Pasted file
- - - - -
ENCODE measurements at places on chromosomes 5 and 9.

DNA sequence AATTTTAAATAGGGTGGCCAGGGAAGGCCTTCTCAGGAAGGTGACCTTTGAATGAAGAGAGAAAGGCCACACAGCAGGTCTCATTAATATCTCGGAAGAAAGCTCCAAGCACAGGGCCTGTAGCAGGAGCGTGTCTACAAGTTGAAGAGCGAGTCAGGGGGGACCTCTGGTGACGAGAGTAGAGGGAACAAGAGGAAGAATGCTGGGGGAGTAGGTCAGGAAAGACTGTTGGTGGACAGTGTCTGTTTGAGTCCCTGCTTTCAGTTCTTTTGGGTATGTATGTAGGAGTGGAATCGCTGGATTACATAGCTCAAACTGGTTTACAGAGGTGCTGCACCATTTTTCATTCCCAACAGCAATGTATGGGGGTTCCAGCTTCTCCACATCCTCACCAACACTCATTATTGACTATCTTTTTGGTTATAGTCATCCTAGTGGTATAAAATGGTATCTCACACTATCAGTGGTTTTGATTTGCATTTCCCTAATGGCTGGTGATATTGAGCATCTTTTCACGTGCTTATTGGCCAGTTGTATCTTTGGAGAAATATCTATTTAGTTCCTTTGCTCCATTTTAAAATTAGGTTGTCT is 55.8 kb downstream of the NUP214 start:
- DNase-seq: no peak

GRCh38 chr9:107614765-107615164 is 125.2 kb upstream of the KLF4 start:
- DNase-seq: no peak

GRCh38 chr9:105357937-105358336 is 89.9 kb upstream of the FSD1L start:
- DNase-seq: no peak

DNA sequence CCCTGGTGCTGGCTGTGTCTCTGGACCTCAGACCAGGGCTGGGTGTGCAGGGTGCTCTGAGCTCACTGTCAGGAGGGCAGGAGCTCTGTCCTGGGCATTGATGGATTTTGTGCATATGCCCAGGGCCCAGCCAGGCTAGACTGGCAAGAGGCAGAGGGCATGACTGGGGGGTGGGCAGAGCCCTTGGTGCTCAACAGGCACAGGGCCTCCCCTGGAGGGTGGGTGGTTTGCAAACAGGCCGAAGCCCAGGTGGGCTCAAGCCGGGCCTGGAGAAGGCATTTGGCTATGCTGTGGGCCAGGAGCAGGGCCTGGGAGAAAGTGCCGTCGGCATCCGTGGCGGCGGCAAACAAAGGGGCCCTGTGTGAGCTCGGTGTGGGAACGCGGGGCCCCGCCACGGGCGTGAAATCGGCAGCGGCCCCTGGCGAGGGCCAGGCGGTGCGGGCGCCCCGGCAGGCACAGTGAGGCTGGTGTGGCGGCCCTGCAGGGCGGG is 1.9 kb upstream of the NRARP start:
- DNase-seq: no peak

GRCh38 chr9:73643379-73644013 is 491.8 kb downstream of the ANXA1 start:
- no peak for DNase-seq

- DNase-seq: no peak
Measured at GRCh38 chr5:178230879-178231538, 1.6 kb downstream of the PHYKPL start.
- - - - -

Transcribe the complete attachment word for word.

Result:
ENCODE measurements at places on chromosomes 5 and 9.

DNA sequence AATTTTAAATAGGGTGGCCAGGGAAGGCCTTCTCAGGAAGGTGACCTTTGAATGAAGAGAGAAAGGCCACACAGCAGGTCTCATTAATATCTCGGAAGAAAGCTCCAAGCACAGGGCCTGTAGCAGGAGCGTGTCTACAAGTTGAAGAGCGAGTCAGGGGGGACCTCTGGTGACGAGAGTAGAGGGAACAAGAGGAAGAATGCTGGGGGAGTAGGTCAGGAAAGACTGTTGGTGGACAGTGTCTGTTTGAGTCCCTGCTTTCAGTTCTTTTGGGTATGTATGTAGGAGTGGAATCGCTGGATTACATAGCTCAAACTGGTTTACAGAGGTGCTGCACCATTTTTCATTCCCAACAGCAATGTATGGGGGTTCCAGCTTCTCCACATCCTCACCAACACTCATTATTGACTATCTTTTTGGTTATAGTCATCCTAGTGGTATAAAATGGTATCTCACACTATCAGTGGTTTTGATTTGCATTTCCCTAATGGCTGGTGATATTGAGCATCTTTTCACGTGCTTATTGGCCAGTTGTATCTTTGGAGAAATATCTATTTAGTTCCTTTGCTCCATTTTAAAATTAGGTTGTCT is 55.8 kb downstream of the NUP214 start:
- DNase-seq: no peak

GRCh38 chr9:107614765-107615164 is 125.2 kb upstream of the KLF4 start:
- DNase-seq: no peak

GRCh38 chr9:105357937-105358336 is 89.9 kb upstream of the FSD1L start:
- DNase-seq: no peak

DNA sequence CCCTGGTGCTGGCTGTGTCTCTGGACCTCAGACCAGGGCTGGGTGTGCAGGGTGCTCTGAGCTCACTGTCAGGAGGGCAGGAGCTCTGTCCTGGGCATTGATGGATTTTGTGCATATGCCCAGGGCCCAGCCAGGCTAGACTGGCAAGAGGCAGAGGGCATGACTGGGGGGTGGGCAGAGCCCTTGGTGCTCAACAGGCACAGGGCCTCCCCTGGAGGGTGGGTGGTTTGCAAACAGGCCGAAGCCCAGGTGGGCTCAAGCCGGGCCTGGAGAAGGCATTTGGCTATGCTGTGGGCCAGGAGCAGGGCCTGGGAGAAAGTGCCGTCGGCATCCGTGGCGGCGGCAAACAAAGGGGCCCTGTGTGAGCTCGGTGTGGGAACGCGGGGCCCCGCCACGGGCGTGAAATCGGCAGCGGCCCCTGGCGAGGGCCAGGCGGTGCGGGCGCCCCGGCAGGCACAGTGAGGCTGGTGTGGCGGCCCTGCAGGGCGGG is 1.9 kb upstream of the NRARP start:
- DNase-seq: no peak

GRCh38 chr9:73643379-73644013 is 491.8 kb downstream of the ANXA1 start:
- no peak for DNase-seq

- DNase-seq: no peak
Measured at GRCh38 chr5:178230879-178231538, 1.6 kb downstream of the PHYKPL start.